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ECHR ruling a victory for common sense and Cyprus

Source: Cyprus44 News  
06 March 2010

05 March 2010: Human rights group Embargoed! welcomed today’s ruling by the European Court of Human Rights (ECHR), which upheld that the Immovable Property Commission (IPC) in North Cyprus was an “accessible and effective” local remedy for Greek Cypriot refugees. The group called the judgment “a victory for common sense and Cyprus”.

In its landmark ruling on the case of Demopoulos vs.Turkey and 7 other cases, the ECHR held that the IPC was “an appropriate domestic body, with access to the relevant information” and therefore an “appropriate forum for deciding on complex matters of property ownership and valuation and assessing financial compensation, notwithstanding the time and efforts required from the applicants to exhaust domestic remedies”. The decision effectively quashed the view argued by the Greek Cypriot authorities and applicants, that the IPC was not valid as it was in the “illegally occupied territories”.

The ruling noted that in November 2009, the number of cases brought before the IPC stood at 433, of which 85 had been concluded, the vast majority through “friendly settlement”. To date, the IPC had awarded 47 million euros as compensation for over 70 cases, and the restitution of some 361,493 square metres of property. The Court also accepted that after more than 35 years of the properties being left by Greek Cypriots following the war in Cyprus, it would “risk being arbitrary and injudicious for the Court to impose an obligation to effect restitution in all cases – which would result in the forcible eviction and re-housing of many men, women and children”.

The Court also stressed that this ruling should not to be interpreted as an obligation to make use of the IPC and that refugees could choose to wait for a comprehensive political solution. However, if applicants wished to lodge an application before the ECHR, its admissibility would be decided in line with the principles laid out in today’s ruling – essentially, all local remedies including the IPC in North Cyprus, must have been exhausted first.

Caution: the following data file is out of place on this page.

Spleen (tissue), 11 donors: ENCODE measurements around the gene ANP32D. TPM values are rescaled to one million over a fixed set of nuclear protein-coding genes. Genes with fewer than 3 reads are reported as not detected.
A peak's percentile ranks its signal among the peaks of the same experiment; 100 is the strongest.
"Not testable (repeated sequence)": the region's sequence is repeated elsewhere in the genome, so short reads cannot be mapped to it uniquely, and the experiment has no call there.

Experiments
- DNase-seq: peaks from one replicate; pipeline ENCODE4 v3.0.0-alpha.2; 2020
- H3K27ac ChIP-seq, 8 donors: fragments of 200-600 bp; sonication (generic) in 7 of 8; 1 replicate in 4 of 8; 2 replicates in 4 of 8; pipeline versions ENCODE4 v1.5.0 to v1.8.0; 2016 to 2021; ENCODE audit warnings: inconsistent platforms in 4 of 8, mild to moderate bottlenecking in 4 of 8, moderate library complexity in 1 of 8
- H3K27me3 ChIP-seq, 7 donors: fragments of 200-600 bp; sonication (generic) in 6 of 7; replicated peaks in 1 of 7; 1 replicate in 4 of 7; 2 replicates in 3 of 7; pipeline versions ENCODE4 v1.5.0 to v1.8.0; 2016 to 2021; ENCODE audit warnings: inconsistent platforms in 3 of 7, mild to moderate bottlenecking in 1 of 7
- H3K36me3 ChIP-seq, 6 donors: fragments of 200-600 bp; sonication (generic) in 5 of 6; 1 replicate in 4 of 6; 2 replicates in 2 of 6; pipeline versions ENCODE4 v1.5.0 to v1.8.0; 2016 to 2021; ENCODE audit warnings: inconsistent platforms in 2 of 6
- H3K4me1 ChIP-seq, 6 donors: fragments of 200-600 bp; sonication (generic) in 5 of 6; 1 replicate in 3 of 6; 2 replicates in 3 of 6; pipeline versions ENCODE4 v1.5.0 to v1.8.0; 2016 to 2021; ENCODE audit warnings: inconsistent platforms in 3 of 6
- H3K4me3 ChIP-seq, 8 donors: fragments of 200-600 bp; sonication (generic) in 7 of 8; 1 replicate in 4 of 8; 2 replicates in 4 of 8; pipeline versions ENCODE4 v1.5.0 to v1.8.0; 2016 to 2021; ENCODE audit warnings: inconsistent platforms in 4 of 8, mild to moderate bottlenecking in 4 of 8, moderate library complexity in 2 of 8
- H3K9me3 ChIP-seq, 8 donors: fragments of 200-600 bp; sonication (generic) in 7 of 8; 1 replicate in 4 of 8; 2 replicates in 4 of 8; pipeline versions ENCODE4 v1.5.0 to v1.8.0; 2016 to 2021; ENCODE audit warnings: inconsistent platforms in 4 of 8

Embargoed! spokesperson Ata Cholak said, “This is a great victory for common sense and Cyprus – it checks the ridiculous piecemeal legal action encouraged by profiteering lawyers, which has added untold stress and years of waiting for Cypriot refugees. People on both sides have suffered because of the conflict and urgently need closure. The IPC strikes a balance between an individual’s right and the parameters established for a comprehensive settlement. It was established on the recommendation of the ECHR and – as the Court has agreed – it functions in accordance with international law.” He continued, “The IPC has resulted in tens of people enjoying a fair, fast and local resolution to their property dispute. We now hope the principles behind this ruling can be applied to the whole island – it will mean Turkish Cypriot refugees can enjoy the same rights to a fair and fast remedy, something which is currently not possible in the Republic of Cyprus.”

The group is holding two seminars on the Cyprus Property issue on 15 March 2010. Titled “Solving the Cyprus Property Conundrum”, a pool of experts from North Cyprus will review this complicated issue in light of current developments. A closed session will take place at the House of Lords on Monday morning, with a public seminar held in the evening in Room D302, situated on the third floor of Clement House at the London School of Economics (LSE) in Aldwych. The two hour event starts at 18.30 and has limited capacity; interested persons are invited to contact Embargoed! to reserve their place (email: events@embargoed.org or call + 44 (0)7806 932966). Further details about the LSE event can be found on the Embargoed! website, www.embargoed.org.

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